There is a study for every significant life event. In this case researchers from San Francisco State University have identified that children from recently separated or divorced families are more likely to consume sugar-sweetened beverages. The increased risk has been attributed to stress, which exposes the children to a much higher risk for obesity later in life.
The risk can be prevented by initiating family routines which can protect children from developing unhealthy eating habits. Many parents, during a divorce, believe that allowing children unlimited access to junk food is of no significance. In reality unhealthy food can act as an emotional coping mechanism, setting up the child for a life time of health problems.
This particular study is one of the first to examine the real life eating habits of divorced and married families. The research participants consisted of parents and children in both married and divorced families who were asked to keep five day food diaries of their eating habits.
“When families separate, one of the things that is most impacted for kids is their day-to-day routines,” said Jeff Cookston, professor and chair of psychology at SF State and lead researcher on the study. “Children are looking for consistency in their family environment, and family routines provide that security and continuity.”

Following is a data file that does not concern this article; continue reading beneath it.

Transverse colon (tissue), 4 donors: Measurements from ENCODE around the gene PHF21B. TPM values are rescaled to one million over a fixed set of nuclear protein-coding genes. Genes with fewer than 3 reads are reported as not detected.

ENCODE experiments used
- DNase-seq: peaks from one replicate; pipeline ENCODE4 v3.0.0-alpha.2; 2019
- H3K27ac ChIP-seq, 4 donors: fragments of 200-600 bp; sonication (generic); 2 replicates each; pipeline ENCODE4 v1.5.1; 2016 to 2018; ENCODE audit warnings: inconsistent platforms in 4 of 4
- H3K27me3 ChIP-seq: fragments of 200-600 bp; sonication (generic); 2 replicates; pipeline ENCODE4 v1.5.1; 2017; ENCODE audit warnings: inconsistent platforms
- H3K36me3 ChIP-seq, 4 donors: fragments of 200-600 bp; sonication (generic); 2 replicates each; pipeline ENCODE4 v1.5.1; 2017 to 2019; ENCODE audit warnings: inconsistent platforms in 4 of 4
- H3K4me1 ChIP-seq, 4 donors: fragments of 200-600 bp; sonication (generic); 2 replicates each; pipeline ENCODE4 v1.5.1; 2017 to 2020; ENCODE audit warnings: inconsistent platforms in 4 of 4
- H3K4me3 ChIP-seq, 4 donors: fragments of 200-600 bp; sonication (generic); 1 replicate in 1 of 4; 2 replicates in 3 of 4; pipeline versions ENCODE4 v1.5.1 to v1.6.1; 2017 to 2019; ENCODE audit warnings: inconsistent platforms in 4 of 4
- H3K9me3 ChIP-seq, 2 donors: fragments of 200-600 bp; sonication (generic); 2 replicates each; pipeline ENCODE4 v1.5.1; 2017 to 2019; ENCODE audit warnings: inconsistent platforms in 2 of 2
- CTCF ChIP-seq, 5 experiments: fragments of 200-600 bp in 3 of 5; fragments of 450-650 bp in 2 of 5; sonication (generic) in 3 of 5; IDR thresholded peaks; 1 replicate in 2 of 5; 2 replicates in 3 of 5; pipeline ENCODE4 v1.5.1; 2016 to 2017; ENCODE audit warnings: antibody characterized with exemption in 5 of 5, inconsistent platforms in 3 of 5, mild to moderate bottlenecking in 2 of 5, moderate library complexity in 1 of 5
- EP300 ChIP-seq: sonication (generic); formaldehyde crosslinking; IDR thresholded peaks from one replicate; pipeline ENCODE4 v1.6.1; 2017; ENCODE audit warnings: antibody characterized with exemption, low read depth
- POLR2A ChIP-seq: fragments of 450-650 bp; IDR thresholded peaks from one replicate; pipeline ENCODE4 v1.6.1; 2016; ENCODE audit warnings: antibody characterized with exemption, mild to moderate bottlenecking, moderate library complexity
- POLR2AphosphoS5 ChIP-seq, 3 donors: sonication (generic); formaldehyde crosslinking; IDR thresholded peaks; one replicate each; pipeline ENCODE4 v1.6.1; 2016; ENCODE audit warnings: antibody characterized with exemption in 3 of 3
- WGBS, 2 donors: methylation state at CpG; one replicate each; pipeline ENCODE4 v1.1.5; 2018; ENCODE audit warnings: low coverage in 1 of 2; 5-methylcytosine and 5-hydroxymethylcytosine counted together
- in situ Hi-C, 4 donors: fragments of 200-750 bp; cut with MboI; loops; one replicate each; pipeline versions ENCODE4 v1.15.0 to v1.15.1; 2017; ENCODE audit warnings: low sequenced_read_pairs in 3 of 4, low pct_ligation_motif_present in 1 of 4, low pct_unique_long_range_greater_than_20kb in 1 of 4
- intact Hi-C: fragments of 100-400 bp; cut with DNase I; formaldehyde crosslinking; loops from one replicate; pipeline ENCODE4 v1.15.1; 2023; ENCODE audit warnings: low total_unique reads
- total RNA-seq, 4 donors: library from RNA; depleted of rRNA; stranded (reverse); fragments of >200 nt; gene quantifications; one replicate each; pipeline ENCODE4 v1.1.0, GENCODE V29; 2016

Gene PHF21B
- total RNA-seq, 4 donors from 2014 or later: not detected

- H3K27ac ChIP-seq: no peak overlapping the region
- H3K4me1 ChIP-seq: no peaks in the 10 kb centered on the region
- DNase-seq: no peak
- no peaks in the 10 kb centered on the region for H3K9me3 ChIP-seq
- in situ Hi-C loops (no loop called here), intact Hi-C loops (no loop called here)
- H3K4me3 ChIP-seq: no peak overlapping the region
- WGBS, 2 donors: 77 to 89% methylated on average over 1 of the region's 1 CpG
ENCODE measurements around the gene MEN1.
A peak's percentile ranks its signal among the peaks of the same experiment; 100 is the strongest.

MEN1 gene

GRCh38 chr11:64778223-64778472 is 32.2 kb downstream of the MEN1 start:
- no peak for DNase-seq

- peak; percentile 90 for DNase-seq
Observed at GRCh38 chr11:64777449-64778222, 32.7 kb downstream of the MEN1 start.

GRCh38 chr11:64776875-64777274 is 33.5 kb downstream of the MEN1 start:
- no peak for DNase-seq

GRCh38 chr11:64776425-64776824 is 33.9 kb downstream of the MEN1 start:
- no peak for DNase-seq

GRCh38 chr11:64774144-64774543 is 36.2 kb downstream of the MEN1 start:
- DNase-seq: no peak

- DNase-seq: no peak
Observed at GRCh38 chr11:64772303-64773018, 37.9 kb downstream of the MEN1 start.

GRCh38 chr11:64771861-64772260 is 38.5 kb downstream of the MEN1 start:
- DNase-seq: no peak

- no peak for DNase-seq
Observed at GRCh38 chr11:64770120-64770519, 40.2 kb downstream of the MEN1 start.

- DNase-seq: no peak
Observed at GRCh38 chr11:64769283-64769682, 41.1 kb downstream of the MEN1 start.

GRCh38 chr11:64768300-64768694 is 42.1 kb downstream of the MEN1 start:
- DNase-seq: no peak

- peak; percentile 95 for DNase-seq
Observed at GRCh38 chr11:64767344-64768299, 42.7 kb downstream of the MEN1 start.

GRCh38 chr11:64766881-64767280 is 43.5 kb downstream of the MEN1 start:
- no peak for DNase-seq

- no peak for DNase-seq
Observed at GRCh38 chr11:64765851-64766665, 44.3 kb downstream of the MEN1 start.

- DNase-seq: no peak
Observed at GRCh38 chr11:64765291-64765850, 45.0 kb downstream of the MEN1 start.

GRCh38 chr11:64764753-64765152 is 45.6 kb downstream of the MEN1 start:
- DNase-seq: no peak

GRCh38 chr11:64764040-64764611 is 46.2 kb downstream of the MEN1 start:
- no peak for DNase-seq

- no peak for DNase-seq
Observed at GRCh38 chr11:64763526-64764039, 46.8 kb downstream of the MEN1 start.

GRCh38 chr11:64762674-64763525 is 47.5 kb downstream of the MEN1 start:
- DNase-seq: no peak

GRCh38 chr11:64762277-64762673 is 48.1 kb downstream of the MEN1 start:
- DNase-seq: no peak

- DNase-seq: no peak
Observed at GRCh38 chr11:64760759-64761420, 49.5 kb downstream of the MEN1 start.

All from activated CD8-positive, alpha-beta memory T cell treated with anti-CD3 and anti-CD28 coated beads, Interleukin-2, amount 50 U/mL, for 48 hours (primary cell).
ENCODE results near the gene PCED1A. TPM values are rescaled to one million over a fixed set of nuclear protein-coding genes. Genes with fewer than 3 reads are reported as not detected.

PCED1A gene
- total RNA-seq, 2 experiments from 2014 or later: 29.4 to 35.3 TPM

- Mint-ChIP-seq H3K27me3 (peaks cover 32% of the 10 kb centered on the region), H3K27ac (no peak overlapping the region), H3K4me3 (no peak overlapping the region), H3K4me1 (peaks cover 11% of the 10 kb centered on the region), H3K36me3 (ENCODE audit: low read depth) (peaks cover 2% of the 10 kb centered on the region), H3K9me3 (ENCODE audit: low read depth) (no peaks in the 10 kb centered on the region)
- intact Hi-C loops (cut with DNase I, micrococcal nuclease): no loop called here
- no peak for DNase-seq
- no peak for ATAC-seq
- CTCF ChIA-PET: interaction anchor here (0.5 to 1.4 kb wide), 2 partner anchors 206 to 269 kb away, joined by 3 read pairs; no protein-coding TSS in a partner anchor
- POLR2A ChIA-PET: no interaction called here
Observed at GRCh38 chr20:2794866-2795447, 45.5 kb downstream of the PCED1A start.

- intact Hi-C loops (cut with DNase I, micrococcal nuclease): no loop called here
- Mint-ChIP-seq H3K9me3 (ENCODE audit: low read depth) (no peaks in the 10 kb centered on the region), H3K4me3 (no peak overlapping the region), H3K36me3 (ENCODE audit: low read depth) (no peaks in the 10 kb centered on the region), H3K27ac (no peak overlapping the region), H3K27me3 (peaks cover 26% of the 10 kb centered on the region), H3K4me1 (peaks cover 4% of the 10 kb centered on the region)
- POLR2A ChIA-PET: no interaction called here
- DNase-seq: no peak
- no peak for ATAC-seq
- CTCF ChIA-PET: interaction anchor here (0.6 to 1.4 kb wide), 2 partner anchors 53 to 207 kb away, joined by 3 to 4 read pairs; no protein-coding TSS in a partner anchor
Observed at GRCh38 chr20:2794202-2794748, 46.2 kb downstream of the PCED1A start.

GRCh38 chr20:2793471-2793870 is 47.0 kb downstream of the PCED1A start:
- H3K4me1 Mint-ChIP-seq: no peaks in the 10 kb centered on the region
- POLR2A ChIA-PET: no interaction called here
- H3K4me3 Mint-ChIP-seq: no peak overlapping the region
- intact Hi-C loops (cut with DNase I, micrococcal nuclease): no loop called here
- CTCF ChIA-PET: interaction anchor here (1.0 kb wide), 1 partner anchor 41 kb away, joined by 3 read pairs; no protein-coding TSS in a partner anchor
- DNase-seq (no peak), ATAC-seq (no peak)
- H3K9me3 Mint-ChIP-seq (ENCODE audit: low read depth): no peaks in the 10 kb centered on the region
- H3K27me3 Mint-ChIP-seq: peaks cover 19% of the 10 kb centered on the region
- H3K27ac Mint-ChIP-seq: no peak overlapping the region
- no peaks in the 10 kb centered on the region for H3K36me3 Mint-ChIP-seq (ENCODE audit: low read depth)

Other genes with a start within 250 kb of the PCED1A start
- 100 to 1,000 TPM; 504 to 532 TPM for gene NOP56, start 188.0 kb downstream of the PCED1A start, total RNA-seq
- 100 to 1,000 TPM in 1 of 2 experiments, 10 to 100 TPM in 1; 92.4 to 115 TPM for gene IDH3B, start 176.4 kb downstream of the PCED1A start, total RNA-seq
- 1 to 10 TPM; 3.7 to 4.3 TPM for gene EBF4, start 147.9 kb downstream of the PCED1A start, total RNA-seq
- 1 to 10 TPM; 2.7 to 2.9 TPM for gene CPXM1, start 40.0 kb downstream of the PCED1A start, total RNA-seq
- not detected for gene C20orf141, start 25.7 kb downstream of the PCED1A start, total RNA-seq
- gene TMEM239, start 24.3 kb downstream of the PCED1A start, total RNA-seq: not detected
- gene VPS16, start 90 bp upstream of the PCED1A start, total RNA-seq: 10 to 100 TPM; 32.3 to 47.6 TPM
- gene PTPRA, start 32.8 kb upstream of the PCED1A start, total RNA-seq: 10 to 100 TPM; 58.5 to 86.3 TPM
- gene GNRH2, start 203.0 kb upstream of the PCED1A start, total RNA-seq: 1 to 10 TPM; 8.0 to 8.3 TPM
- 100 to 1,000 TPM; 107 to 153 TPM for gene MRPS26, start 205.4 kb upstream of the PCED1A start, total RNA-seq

The research findings revealed that children whose parents were separated or recently divorced were much more likely to drink sugar-sweetened beverages than children whose parents are married. The major reason was attributed to ease and access. Drinking sugary beverages was associated with a quick fix for dealing stress.
“Rather than feeling hungry or having a glass of water, it’s easy during times of stress to turn to the quick, enjoyable experience of drinking a sugary beverage,” Cookston said. “Drinking sugary beverages is one of the two things, along with the increase in carbohydrate consumption, that we’ve identified as strongly associated with the obesity epidemic in the U.S.”
The researchers recommend family routines and activity.
Mauskopf SS, O’Leary AK, Banihashemi A, Weiner M, Cookston JT. Divorce and Eating Behaviors: A 5-Day Within-Subject Study of Preadolescent Obesity Risk. Childhood Obesity, March 2015 DOI: 10.1089/chi.2014.0053